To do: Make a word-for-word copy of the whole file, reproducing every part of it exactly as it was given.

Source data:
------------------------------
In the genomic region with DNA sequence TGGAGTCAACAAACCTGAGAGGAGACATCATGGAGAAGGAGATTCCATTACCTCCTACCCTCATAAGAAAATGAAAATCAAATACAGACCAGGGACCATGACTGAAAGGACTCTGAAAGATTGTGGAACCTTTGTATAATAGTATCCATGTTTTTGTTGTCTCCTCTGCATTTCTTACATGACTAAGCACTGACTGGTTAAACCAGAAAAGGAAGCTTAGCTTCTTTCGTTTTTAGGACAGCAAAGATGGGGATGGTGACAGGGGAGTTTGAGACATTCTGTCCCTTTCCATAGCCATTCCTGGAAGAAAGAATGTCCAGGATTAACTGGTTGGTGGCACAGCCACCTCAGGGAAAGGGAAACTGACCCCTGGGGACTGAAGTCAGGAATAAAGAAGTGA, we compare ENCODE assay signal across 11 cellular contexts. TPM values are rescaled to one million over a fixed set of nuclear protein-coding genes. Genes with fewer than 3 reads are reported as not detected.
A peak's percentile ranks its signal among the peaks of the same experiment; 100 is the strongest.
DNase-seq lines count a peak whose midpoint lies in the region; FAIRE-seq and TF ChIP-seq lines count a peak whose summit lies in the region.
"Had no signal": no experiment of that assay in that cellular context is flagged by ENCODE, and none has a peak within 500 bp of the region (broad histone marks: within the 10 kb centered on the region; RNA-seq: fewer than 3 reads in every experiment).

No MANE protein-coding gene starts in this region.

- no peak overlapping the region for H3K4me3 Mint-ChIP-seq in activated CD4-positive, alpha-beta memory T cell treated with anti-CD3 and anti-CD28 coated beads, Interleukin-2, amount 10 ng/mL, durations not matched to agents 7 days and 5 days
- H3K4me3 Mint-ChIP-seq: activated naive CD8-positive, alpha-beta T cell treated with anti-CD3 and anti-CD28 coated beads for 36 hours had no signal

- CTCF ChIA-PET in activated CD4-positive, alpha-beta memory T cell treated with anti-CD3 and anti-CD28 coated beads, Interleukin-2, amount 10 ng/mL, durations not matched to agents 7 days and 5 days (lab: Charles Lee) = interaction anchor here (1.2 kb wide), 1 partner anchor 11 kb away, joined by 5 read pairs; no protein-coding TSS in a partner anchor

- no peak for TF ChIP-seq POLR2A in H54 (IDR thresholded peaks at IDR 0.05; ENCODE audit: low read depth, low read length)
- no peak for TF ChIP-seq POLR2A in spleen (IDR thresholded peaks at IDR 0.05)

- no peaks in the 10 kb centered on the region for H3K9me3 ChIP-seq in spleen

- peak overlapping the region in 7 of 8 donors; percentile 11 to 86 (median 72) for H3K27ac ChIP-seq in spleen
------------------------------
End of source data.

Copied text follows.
In the genomic region with DNA sequence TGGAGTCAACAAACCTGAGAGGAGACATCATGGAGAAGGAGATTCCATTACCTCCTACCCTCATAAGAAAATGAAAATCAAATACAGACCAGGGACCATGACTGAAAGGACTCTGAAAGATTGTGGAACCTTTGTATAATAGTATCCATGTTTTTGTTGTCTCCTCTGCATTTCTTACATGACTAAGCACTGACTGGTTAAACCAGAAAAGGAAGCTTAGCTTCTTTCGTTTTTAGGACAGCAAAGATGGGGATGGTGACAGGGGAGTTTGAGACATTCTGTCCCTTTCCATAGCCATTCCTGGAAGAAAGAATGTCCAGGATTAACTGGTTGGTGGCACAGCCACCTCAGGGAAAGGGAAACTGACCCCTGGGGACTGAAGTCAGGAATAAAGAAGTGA, we compare ENCODE assay signal across 11 cellular contexts. TPM values are rescaled to one million over a fixed set of nuclear protein-coding genes. Genes with fewer than 3 reads are reported as not detected.
A peak's percentile ranks its signal among the peaks of the same experiment; 100 is the strongest.
DNase-seq lines count a peak whose midpoint lies in the region; FAIRE-seq and TF ChIP-seq lines count a peak whose summit lies in the region.
"Had no signal": no experiment of that assay in that cellular context is flagged by ENCODE, and none has a peak within 500 bp of the region (broad histone marks: within the 10 kb centered on the region; RNA-seq: fewer than 3 reads in every experiment).

No MANE protein-coding gene starts in this region.

- no peak overlapping the region for H3K4me3 Mint-ChIP-seq in activated CD4-positive, alpha-beta memory T cell treated with anti-CD3 and anti-CD28 coated beads, Interleukin-2, amount 10 ng/mL, durations not matched to agents 7 days and 5 days
- H3K4me3 Mint-ChIP-seq: activated naive CD8-positive, alpha-beta T cell treated with anti-CD3 and anti-CD28 coated beads for 36 hours had no signal

- CTCF ChIA-PET in activated CD4-positive, alpha-beta memory T cell treated with anti-CD3 and anti-CD28 coated beads, Interleukin-2, amount 10 ng/mL, durations not matched to agents 7 days and 5 days (lab: Charles Lee) = interaction anchor here (1.2 kb wide), 1 partner anchor 11 kb away, joined by 5 read pairs; no protein-coding TSS in a partner anchor

- no peak for TF ChIP-seq POLR2A in H54 (IDR thresholded peaks at IDR 0.05; ENCODE audit: low read depth, low read length)
- no peak for TF ChIP-seq POLR2A in spleen (IDR thresholded peaks at IDR 0.05)

- no peaks in the 10 kb centered on the region for H3K9me3 ChIP-seq in spleen

- peak overlapping the region in 7 of 8 donors; percentile 11 to 86 (median 72) for H3K27ac ChIP-seq in spleen